A car, voting rights, college, cigarettes, lottery tickets and legal ties, all privileges available and obtainable to a person eighteen years of age. At this age, the United States government will charge someone as an adult if they commit a crime. In Michael Fay’s case, after he committed vandalism in the streets of Singapore and as a result, received a sentencing of six canings. Caning includes a number of strikes with a single cane (usually made of rattan) applied to the offender’s bare or clothed buttocks. Fay’s father fought for the U.S. government and citizens to recognize the case in an attempt to protect his son. With the U.S. interceding on Fay’s behalf, the stroke count reduced from six to four. This satisfied the Fay family, but Fay’s case caused a controversy in both Singapore and the U.S.
One may argue that an eighteen-year-old still needs to mature and develop to truly become an adult in the eyes of the law: while a valid point, young people around the world assume fairly heavy responsibilities well before that age. Also, while receiving the benefits and luxuries of adulthood, one must take into account the downsides. At a certain point, Fay needed to take responsibility for his actions. Michael Fay made the conscious decision to commit those crimes and even those closest to him believed he should receive a consequence.
By age eighteen, teens exhibit adult-like thinking and problem-solving. While their brains still need to finish developing, teens this age still think abstractly and they constantly think of their future. Eighteen-year-olds present the ability to understand, plan, and pursue long-range goals. Michael Fay did not showcase these skills and abilities when he committed vandalism. This means that Fay did not use his natural ability as an adult to avoid the situation as a whole.
“We simply do not understand how the government can condone the permanent scarring of any 18-year-old boy—American or Singaporean—by caning for such an offense,” the American Chamber of Commerce said.
Though Fay committed the crime in 1994, blaming his actions on his age still remains ludicrous in today’s society. Whether or not Fay received six canings or ten days in a cell, he needed to suffer the consequences for his actions. Just because the Singaporean government does not share the same values as those in the western world, that does not make their rules and regulations any more inhumane. The Singaporean justice system focuses on protecting all citizens and going to extreme measures to punish criminals even if they did commit the crime.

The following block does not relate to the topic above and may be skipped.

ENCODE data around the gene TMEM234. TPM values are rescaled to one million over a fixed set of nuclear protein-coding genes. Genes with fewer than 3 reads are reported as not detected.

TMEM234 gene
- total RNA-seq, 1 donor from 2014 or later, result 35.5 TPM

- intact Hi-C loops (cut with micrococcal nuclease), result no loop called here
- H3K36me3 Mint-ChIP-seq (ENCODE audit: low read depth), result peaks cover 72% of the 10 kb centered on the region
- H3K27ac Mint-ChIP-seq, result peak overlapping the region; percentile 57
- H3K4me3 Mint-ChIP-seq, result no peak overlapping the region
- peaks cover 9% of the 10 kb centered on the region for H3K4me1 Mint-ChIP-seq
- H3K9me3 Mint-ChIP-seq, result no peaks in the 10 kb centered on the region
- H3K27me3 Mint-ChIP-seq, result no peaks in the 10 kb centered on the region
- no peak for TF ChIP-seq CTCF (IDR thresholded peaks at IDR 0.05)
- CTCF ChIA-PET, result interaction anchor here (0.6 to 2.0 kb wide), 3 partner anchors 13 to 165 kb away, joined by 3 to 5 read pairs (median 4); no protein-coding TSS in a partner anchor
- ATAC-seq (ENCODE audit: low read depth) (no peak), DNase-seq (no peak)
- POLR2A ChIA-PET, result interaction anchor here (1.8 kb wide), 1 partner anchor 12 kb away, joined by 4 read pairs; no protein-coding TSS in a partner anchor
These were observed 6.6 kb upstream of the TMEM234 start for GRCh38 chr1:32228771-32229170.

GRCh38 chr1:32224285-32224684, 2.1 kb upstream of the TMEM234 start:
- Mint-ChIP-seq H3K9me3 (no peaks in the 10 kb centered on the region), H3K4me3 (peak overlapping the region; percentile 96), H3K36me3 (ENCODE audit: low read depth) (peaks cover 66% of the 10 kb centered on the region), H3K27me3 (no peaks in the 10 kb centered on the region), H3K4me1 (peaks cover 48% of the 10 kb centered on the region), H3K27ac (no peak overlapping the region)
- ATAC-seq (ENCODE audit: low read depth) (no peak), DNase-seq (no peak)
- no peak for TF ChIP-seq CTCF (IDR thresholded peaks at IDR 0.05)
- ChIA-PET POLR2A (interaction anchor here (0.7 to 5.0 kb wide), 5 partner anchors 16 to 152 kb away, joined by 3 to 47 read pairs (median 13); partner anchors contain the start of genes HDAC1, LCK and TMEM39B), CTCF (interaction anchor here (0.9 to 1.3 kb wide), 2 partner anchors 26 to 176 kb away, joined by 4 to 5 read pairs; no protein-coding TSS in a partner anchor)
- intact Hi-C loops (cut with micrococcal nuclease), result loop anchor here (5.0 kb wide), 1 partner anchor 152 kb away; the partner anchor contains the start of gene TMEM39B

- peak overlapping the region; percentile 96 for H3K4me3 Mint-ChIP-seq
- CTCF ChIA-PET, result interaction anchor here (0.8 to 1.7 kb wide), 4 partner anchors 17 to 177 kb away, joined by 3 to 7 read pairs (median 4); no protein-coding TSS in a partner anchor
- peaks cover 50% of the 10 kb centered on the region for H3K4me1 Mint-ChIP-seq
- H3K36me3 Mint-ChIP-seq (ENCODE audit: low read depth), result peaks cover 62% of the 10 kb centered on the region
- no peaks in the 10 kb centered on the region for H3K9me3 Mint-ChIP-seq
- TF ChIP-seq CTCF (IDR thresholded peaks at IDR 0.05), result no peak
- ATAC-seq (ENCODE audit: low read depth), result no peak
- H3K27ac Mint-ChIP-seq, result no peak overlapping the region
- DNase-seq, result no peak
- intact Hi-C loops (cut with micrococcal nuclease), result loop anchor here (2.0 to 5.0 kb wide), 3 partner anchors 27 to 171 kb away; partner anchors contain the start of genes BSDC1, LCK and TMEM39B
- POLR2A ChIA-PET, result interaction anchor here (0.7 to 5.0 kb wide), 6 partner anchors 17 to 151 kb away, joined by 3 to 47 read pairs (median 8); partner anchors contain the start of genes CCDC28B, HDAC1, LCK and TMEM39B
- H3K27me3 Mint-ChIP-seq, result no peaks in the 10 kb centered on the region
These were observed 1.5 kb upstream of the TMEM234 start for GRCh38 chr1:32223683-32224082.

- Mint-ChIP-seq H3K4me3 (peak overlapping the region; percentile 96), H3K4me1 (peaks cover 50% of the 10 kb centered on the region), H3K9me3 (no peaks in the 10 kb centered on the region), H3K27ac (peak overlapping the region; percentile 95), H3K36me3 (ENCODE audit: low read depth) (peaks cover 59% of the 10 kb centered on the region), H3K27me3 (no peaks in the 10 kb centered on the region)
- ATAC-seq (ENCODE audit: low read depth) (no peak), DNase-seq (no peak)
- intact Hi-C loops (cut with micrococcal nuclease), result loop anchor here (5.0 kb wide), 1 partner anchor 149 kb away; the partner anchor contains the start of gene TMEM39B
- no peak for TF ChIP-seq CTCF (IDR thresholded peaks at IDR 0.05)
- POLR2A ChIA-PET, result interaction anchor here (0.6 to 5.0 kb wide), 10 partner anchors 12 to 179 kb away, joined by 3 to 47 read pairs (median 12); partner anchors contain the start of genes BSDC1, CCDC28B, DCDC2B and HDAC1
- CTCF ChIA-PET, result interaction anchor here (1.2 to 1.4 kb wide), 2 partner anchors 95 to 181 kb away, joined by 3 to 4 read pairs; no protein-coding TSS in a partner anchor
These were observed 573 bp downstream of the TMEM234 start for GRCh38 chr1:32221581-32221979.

Unlike Singapore’s government, the U.S. justice system focuses on punishing criminals for their crimes while upholding the presumption of innocence before proven guilty. In Singapore, the government classifies an accused person as a criminal, regardless of their guilt or innocence. Singapore eliminated jury trials and the country’s officials regard that as “error-prone”. While this system might make mistakes, Singapore’s crime rate plummeted to 0.2 cases per 100,000 population. The homicide rate of Singapore fell gradually from 1.1 cases per 100,000 population in 1998 to 0.2 cases per 100,000 population in 2019.
“The U.S. does not restrain or punish individuals, forgiving them for whatever they have done. That’s why the whole country is in chaos: drugs, violence, unemployment and homelessness,” Singapore patriarch Lee Kuan said.
American citizens may consider Fay’s caning inhumane due to his age, the non-severity of the crime and the amount of times he committed a crime. However, when in a foreign country people (citizens or not) should abide by the laws of that country and try to stay out of trouble, but Fay did not do either of these. Singapore’s system revolves around the safety and rights of the public, not those of the accused or convicted.
When put in comparison, the Singaporean government and the U.S. government differ dramatically, but the laws work for the citizens of each country. Due to a lack of damage and severity, American citizens do not deem the punishment Fay received necessary. Although it may seem harsh, the Singaporean government can punish those who commit small crimes, their methods will spread deterrence throughout the rest of Singapore.
Eighteen year olds have a variety of benefits available to them. However, all the pros must come with the cons. Michael Fay received what The U.S. government and citizens considered a harsh punishment, but in reality Fay received the correct punishment according to the Singaporean government. The U.S. government did not need to involve themselves in the judicial system of Singapore.